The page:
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Designing our Landscape

Our collaborative represents a variety of conservation and landowner interests throughout our region, and we incorporate our shared values into all of our efforts.


Learn more about our Landscape Conservation foundation, how working lands play a vital role in our efforts, and how the Open Standards help us to monitor our progress. 

Landscape Conservation 101

​The Network for Landscape Conservation describes this practice as a shift from traditional conservation efforts.


"Landscape Conservation shifts in the following three ways:

  • A shift in geographic scale: Decades of scientific research have built an emerging systems-level understanding of the natural world and have underscored the importance of habitat connectivity across scales. To sustain biodiversity, ecological function, and climate resilience, conservation must transcend arbitrary boundaries and move beyond a site-specific, parcel-by-parcel approach.

  • A shift in perspective: Wildlands, farmlands, timberlands, tribal lands, places of cultural and historical significance, rural communities, urban areas, and other private and public lands are all part of a fully integrated whole — a landscape — and do not exist independent of one another. The landscape conservation perspective is that the entire landscape, private or public, developed to wild, must be considered in a thoughtful and integrated manner.

  • A shift in process: Landscape conservation crosses jurisdictional and topical boundaries, transcending traditional decision-making processes and top-down hierarchies. The landscape conservation approach is generally characterized by a horizontal process and collaborative governance structure with long-term participation by a meaningful diversity of stakeholders.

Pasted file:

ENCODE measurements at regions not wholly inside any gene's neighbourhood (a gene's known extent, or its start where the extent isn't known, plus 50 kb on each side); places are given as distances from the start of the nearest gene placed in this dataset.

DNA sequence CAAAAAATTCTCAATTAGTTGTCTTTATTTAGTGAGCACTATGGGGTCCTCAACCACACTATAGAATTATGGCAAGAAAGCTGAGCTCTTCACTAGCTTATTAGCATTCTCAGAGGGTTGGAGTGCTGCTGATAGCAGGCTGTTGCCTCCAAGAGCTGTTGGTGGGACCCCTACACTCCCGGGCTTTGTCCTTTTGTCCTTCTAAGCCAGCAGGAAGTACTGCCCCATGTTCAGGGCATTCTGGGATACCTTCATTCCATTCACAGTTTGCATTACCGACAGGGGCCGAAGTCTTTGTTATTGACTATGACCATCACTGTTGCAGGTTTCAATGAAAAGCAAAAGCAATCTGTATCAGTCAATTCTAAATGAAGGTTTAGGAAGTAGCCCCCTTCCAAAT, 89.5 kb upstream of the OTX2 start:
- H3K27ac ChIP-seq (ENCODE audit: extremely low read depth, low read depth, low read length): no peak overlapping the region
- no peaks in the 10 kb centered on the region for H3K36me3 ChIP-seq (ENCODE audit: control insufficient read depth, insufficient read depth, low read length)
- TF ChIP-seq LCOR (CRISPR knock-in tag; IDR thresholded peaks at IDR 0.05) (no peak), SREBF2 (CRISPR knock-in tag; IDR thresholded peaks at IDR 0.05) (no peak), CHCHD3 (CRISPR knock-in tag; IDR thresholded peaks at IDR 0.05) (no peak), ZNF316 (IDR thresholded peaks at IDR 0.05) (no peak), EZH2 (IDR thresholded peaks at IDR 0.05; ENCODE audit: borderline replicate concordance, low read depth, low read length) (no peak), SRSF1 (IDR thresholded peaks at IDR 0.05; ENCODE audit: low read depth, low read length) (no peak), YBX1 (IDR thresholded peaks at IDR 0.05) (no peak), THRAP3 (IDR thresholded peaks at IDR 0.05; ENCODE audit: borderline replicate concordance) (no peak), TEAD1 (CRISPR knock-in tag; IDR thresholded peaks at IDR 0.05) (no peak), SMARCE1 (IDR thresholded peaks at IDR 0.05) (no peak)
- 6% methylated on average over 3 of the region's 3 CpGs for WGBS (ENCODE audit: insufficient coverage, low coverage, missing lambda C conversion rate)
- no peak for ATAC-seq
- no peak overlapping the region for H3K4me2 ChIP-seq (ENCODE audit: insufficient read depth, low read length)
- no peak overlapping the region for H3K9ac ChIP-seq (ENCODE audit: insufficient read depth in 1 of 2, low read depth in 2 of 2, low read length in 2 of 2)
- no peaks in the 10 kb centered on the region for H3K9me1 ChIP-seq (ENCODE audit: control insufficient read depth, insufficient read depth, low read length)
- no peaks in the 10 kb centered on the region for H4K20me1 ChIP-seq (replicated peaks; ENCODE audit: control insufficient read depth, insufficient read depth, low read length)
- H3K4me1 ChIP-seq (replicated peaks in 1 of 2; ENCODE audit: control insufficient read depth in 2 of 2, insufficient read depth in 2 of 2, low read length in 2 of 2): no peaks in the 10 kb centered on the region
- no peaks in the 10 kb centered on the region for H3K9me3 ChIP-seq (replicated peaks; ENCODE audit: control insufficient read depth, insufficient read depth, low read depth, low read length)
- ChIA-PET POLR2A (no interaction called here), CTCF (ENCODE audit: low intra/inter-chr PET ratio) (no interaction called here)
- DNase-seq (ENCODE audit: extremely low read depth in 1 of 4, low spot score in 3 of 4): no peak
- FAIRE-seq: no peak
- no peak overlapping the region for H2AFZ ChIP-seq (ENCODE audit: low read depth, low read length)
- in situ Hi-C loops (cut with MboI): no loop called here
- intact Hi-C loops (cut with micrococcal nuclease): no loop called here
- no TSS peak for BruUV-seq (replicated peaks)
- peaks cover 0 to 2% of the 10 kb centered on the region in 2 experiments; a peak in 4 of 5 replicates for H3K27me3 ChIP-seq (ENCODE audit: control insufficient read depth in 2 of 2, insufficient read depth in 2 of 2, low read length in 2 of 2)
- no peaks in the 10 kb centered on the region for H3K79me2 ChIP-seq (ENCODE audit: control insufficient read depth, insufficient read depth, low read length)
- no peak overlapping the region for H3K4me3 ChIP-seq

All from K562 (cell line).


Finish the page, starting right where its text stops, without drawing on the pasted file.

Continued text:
Aerial View of a Mountain River
Pine Trees

Landscape Conservation Design (LCD)

is a framework for catalyzing landscape conservation.  LCD is people-centric, but also relies on geospatial data, biological information, and models, maps of values, ecosystem services and working lands.


A design can offer guidance for organizations and agencies working at different scales in the same area, and can help foster collaboration among them to achieve shared conservation and sustainability goals. 

The Role of Working Lands in our Project

The coastal forest regions of Washington and Oregon are owned and managed by a mix of federal agencies (US Forest Service, Park Service, BLM), state agencies (WA DNR, WDFW, Washington Parks Commission, Oregon Parks, Oregon Dept. of Forestry, ODFW), land trusts, tribes (reservations and “usual and accustomed fishing and hunting places”), and private lands.

The LCD partnership, based upon input from stakeholders, will focus extra attention on engaging private landowners throughout the different phases of the LCD project.  Collectively, this group owns and manages over 50% of the land area in the LCD footprint.